TAIPEI, Taiwan In a first for Asia, Taiwan's Constitutional Court ruled in favor of same-sex marriage on Wednesday, punctuating a yearslong campaign by advocates for gay rights in one of the continent's most liberal democracies.
However, it was only a matter of time before China approved same-sex marriage, the English version of the Global Times, published by the official People's Daily, said.
The Taipei city government, which also launched a case, had been rejecting marriage applications by same-sex couples and was seeking clarification of the law.
"Our battleground is now at the legislature as there is the possibility that legislators, facing pressure from their constituencies, might opt for legislation of a special law for same-sex couples instead of revising the civil code to make everybody equal", said Jennifer Lu, an activist with the Taiwan LGBT Hotline Association.
Taiwan is one step closer to becoming the first place in Asia where same-sex marriage is legal.
In a press release following the ruling, the court said the island's current Civil Code, which says only a man and woman can marry, meant members of the LGBTQ+ community were subject to a "different treatment" with "no national basis". Even Chinese netizens say they'll want to organize trips to Taiwan to get married on the island.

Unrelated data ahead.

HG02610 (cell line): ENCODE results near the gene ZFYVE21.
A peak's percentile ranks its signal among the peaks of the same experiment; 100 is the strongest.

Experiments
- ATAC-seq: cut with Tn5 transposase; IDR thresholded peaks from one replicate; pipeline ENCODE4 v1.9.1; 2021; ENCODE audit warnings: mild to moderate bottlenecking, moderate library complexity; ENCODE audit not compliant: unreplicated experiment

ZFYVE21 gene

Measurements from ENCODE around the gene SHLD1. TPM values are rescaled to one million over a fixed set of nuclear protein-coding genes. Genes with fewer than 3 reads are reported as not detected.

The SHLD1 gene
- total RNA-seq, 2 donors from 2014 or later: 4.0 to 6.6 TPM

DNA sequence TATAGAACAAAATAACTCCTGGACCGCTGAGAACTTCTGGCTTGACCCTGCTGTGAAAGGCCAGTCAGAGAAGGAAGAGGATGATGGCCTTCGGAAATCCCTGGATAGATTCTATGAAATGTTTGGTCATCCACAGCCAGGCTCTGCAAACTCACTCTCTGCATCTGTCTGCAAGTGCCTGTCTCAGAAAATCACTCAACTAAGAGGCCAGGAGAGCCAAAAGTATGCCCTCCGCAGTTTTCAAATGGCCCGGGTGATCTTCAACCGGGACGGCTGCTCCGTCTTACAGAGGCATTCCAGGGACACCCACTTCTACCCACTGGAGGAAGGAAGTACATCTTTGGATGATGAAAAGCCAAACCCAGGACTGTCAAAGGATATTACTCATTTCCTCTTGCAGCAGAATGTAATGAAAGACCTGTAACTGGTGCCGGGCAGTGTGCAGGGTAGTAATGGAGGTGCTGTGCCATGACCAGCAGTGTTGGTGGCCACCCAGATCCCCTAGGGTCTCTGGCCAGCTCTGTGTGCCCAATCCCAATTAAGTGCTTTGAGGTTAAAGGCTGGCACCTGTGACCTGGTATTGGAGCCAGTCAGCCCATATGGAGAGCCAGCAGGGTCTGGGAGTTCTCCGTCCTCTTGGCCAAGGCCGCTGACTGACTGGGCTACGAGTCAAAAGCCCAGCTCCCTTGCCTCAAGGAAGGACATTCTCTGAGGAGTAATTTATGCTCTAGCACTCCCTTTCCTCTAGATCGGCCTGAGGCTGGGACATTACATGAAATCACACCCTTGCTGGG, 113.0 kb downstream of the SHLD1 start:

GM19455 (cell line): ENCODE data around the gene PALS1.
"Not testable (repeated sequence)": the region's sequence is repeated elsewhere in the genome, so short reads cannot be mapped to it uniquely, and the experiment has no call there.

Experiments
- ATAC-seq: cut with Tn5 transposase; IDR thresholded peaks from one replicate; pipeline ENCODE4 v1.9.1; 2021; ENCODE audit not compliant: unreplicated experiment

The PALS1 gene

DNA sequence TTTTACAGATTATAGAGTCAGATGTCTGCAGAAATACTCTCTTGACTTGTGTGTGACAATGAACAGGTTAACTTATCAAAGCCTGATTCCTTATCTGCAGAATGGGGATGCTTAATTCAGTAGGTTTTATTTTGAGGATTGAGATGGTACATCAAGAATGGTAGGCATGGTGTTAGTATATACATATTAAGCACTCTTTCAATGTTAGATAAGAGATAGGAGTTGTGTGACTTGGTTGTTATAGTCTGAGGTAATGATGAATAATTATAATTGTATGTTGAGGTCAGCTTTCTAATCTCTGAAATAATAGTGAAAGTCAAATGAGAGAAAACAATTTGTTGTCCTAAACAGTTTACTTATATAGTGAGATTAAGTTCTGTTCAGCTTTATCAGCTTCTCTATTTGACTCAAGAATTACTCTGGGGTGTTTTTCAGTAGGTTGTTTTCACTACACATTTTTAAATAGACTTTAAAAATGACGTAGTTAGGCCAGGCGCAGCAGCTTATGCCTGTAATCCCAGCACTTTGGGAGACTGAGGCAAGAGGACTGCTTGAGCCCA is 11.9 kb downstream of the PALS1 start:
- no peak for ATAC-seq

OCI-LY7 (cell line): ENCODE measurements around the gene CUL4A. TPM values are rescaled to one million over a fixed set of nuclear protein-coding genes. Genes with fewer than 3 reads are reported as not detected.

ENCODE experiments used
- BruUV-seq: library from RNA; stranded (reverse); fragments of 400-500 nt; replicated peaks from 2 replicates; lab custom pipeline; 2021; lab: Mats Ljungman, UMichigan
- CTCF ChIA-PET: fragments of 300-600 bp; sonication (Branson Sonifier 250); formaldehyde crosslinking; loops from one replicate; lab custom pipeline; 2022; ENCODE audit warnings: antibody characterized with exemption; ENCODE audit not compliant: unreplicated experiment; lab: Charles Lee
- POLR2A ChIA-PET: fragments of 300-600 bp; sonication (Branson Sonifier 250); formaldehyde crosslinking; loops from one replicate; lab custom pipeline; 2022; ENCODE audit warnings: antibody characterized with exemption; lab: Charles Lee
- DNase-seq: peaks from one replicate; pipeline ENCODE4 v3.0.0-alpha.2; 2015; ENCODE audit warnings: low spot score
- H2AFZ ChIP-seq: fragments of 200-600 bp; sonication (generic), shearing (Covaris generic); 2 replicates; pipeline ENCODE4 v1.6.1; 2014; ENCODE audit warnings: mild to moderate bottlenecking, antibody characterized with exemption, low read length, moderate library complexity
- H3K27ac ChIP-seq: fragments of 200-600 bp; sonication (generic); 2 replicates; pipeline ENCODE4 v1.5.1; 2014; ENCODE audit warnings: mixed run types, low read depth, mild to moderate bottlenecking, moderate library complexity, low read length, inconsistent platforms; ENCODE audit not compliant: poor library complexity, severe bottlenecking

Awkward! Donald Trump gaffe prompts Israeli Ambassador to face-palm during meeting
While Netanyahu celebrated this stark reversal in US policy, Iranian President Hassan Rouhani objected to Trump's rhetoric. Trump's departure from Obama's emphasis on cooperation with Iran was welcomed by his Israeli hosts.
The court rules that the authorities concerned shall complete the amendment of relevant laws in accordance with the ruling within two years.
"The provisions of Chapter 2 on Marriage of Part IV on Family of the Civil Code do not allow two persons of the same sex to create a permanent union of intimate and exclusive nature for the committed objective of managing a life together".
"I'm thrilled", she said.
Both the ruling and major opposition parties support legalization of same-sex marriage, as do a majority of the public and President Tsai Ing-wen. It could still take up to two years before same-sex marriages are allowed to be performed.
Indonesia's government generally does not oppose gay lifestyles, but two men were publicly caned in ultra-conservative Aceh province, earlier this week; they were convicted after a vigilante group entered their residence and caught them in bed together.
Until 2001, China listed homosexuality as a mental disorder, but it is not illegal to be gay.
Now that the impetus for change has speeded up again, the debate between amending existing laws, which is what the gay rights movement is demanding, and the drawing up of new separate legislation specifically aimed at same-sex marriage, which has been condemned as leaving gays as second-class citizens, is also certain to arise again.